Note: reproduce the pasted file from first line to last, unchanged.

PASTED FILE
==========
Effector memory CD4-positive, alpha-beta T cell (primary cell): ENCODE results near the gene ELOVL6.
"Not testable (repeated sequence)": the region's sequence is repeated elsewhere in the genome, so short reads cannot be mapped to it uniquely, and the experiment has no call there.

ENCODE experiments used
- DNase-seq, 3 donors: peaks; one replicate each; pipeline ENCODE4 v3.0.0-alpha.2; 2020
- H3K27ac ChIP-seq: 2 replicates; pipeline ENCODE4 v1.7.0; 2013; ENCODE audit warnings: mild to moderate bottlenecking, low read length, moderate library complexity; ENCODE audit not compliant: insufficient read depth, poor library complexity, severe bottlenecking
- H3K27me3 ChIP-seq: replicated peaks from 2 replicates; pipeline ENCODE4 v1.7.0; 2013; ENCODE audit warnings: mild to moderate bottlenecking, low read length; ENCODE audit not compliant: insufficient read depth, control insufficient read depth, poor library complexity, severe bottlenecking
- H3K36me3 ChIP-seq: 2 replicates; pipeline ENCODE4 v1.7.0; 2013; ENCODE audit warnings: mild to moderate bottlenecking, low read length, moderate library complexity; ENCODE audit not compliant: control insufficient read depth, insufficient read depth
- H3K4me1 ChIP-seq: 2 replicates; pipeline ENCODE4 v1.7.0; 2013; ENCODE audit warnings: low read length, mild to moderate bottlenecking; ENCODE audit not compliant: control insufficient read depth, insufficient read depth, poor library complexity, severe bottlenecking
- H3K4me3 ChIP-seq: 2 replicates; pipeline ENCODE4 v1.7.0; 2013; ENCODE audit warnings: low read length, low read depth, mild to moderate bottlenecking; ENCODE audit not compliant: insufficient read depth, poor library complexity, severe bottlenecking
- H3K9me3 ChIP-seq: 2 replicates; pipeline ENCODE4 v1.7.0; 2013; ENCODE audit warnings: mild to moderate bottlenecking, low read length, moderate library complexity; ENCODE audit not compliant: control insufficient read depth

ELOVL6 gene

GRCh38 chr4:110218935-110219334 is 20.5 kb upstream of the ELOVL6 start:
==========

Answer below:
Effector memory CD4-positive, alpha-beta T cell (primary cell): ENCODE results near the gene ELOVL6.
"Not testable (repeated sequence)": the region's sequence is repeated elsewhere in the genome, so short reads cannot be mapped to it uniquely, and the experiment has no call there.

ENCODE experiments used
- DNase-seq, 3 donors: peaks; one replicate each; pipeline ENCODE4 v3.0.0-alpha.2; 2020
- H3K27ac ChIP-seq: 2 replicates; pipeline ENCODE4 v1.7.0; 2013; ENCODE audit warnings: mild to moderate bottlenecking, low read length, moderate library complexity; ENCODE audit not compliant: insufficient read depth, poor library complexity, severe bottlenecking
- H3K27me3 ChIP-seq: replicated peaks from 2 replicates; pipeline ENCODE4 v1.7.0; 2013; ENCODE audit warnings: mild to moderate bottlenecking, low read length; ENCODE audit not compliant: insufficient read depth, control insufficient read depth, poor library complexity, severe bottlenecking
- H3K36me3 ChIP-seq: 2 replicates; pipeline ENCODE4 v1.7.0; 2013; ENCODE audit warnings: mild to moderate bottlenecking, low read length, moderate library complexity; ENCODE audit not compliant: control insufficient read depth, insufficient read depth
- H3K4me1 ChIP-seq: 2 replicates; pipeline ENCODE4 v1.7.0; 2013; ENCODE audit warnings: low read length, mild to moderate bottlenecking; ENCODE audit not compliant: control insufficient read depth, insufficient read depth, poor library complexity, severe bottlenecking
- H3K4me3 ChIP-seq: 2 replicates; pipeline ENCODE4 v1.7.0; 2013; ENCODE audit warnings: low read length, low read depth, mild to moderate bottlenecking; ENCODE audit not compliant: insufficient read depth, poor library complexity, severe bottlenecking
- H3K9me3 ChIP-seq: 2 replicates; pipeline ENCODE4 v1.7.0; 2013; ENCODE audit warnings: mild to moderate bottlenecking, low read length, moderate library complexity; ENCODE audit not compliant: control insufficient read depth

ELOVL6 gene

GRCh38 chr4:110218935-110219334 is 20.5 kb upstream of the ELOVL6 start: